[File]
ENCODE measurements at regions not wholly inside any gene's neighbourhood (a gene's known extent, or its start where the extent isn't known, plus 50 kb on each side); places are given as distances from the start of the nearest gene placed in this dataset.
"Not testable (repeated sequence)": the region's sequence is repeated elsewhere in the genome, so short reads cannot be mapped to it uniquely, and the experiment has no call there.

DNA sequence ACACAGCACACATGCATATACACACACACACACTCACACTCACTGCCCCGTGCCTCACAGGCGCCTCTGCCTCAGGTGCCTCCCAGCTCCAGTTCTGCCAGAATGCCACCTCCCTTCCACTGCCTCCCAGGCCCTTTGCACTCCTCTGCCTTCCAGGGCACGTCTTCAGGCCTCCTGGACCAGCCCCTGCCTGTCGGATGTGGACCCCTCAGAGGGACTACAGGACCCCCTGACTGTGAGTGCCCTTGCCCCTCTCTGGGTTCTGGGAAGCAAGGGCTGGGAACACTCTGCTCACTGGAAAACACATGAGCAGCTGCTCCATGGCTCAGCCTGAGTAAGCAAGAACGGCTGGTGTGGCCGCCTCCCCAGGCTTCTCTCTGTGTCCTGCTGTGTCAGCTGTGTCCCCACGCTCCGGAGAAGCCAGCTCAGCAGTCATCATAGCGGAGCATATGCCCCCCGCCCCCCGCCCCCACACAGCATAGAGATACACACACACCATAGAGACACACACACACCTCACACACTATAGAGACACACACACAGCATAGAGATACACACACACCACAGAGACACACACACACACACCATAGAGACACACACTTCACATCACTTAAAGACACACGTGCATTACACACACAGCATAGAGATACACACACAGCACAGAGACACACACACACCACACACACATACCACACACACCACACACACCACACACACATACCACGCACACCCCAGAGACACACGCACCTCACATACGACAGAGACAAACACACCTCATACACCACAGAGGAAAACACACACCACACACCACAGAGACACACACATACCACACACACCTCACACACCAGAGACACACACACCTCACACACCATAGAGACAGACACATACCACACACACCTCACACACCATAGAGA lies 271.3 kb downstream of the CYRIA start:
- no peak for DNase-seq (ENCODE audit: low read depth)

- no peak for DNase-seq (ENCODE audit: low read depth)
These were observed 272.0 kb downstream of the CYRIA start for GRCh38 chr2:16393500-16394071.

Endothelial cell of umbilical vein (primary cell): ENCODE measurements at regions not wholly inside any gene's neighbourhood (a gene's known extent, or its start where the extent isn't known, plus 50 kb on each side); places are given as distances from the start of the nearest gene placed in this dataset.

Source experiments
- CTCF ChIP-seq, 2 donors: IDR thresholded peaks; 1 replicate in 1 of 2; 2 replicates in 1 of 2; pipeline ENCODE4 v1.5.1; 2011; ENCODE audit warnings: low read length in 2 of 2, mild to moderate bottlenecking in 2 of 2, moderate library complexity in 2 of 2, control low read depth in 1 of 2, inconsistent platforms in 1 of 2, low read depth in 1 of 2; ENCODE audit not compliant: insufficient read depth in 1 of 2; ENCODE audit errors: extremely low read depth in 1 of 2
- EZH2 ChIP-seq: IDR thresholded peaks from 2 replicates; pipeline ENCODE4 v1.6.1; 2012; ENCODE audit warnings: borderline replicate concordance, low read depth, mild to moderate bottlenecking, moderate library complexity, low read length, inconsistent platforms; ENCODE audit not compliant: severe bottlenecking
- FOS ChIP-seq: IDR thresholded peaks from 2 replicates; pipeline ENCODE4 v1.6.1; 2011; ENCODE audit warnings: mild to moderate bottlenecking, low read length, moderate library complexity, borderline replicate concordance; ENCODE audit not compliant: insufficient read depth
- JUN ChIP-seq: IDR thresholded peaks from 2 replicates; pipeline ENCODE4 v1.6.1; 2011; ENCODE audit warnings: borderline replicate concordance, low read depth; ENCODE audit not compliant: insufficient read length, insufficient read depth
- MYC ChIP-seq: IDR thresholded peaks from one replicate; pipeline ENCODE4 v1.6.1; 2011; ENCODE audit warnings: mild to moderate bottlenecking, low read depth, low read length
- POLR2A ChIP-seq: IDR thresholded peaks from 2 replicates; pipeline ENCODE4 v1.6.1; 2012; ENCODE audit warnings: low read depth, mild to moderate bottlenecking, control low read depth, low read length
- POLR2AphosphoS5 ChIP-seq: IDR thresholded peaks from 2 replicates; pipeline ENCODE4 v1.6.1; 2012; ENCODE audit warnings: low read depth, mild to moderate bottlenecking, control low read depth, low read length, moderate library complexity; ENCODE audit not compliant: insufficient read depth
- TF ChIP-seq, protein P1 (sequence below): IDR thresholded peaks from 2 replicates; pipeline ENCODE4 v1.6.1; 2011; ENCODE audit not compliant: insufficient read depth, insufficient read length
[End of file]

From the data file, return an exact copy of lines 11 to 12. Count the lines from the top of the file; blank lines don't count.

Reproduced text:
- FOS ChIP-seq: IDR thresholded peaks from 2 replicates; pipeline ENCODE4 v1.6.1; 2011; ENCODE audit warnings: mild to moderate bottlenecking, low read length, moderate library complexity, borderline replicate concordance; ENCODE audit not compliant: insufficient read depth
- JUN ChIP-seq: IDR thresholded peaks from 2 replicates; pipeline ENCODE4 v1.6.1; 2011; ENCODE audit warnings: borderline replicate concordance, low read depth; ENCODE audit not compliant: insufficient read length, insufficient read depth